It’s the school year round (up until high school) and the kids have been working hard. They have finished their grade level curriculum and it’s time for a break. This is the time of year when we start to slow down. Warmer weather is coming and there will be days filled with river tubing, hiking on shady trails and reading in trees. Break time is the start of this slower season, a chance to take a few days, a week, and relax. A time to read a good book, play some games and evaluate learning, school and how we do it. It’s a chance for me to clean up, see what needs to be ordered or supplied, take stock of what I have on hand and know where to get to it and to research for upcoming learning days. I’ll share some of what we do and things we have found during this break season.
First, I clean up! It’s amazing how dirty a space can get when you use it every day. This is the time when I rearrange the room that we use for school (if it needs it), change the decorations (from snowflakes to paper lanterns and paper rosettes), do a deep clean, organize and take stock of what we have (or need.) It’s the time where we try all the markers and find the bad ones to throw away. We find the glue and check it (it’s usually dry...) We make sure we know where the scissors have run off to, the pencils are found and sharpened, the math supplies are put into bins (from having been scattered around) and the art closet is organized so that when we need paint, brushes or clay we know where to find them. We go through the craft supplies and sort and look at them (dry paint, broken brushes, dry clay - toss!) I toss the old teacher’s guides and curriculum (or take it down to the teacher store) and look through books and curriculum to make sure we have what we need. It saves time and frustration when you know where school things are.
Second, I read and read and read. I read blogs, homeschool articles, books (and not just on homeschooling.) I write, I think, I find my child’s bunny trails and find things that relate to them. This means that right now I am: finding marine biology curriculum and setting up meetings with my daughter and her marine biology mentor to give her some hands-on field work. I am perusing art guides and curriculum and finding gallery shows for another daughter to enter her art work. I am finding experiments to do, books to read aloud, hikes to go on, museums to see and keeping track of what we have done (and read) so that I can see growth and so we have a record of it. Here are just a few things that I have found:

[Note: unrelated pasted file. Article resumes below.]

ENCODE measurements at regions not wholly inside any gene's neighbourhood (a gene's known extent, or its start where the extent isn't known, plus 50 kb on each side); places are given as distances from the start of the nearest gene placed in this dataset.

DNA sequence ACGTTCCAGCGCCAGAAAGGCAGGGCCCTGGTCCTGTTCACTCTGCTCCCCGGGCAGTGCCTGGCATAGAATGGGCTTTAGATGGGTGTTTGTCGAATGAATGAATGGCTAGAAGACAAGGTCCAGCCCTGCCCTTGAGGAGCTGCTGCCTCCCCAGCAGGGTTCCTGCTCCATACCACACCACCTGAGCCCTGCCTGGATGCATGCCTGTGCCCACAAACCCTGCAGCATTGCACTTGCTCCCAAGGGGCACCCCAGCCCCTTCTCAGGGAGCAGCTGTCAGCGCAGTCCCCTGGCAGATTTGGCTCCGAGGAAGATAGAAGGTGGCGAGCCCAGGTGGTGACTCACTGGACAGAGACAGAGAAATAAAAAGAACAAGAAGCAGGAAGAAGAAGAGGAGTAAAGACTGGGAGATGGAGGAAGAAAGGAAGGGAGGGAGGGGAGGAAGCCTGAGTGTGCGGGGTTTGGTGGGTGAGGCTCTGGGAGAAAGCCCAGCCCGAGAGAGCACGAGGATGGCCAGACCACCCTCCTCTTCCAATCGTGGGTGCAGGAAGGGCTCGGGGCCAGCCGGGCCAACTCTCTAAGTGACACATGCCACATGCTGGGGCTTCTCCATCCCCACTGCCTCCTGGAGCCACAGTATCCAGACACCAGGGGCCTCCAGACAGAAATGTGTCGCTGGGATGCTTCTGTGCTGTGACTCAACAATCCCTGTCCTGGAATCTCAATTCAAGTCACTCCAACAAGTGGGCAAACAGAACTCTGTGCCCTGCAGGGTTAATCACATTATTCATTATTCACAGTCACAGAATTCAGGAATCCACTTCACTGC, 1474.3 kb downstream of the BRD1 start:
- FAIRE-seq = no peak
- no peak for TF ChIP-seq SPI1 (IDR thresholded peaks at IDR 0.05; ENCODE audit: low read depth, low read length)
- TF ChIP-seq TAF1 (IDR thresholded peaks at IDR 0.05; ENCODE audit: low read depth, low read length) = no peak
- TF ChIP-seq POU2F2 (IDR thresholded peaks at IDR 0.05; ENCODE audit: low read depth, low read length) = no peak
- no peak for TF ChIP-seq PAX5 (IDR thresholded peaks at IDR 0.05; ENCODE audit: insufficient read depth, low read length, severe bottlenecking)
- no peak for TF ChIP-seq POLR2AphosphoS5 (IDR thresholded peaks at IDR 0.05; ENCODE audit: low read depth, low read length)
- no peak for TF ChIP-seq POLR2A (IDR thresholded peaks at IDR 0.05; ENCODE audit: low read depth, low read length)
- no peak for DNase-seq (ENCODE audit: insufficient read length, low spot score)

Citizen scientist projects https://www.zooniverse.org/
Virtual field trips: http://www.simplek12.com/virtualfieldtrips
Lessons on everything from math to science to inbetween: http://www.ck12.org/student/
Learn how to code, for free: http://www.codecademy.com/#!/exercises/0
Tons of free on-line courses (high school): https://www.coursera.org/
A site full of cool stuff: http://www.ellenjmchenry.com/
PBS programs listed A-Z: http://www.pbs.org/programs/
Bottle biology: http://bottlebiology.org/index.html
Third, this is the start of our slow season. We do less ‘formal’ school and focus more on learning that is tailored for each child. Throughout the school year we still do things that are not core curriculum and I still tailor learning for each individual child; but, the start of the slow season means that everyone will have days that involve doing something that relates to their passion or their future field of study. Right now Grace is helping with a citizen scientist project that helps match whale sounds and songs for researchers. Bethany just started a course on medical innovations and coming soon a course on child nutrition. I indulge in my passion, taking pictures and reading, just as much as the girls indulge in cetaceans, art, medical innovations, drums, harmonica, otters and dance. Core subjects are good, but finding your passion, that thing that makes you want to learn - is even better.
Lastly, I take time to enjoy every day with my kids. School days don’t last forever and if your goal is to train up your children to make them more independent as each year rolls around then laying a firm foundation that can be built on as you work through the years will help them understand the world around them and want to learn more about it on their own. By taking a break I can reassess how learning is going, how goals are being met (or not being met.) I can refresh my mind with reading and use some down time to organize, sort and peruse items of interest to see how we can work them into our learning time. Sometimes things look so much better after a break, try it and see!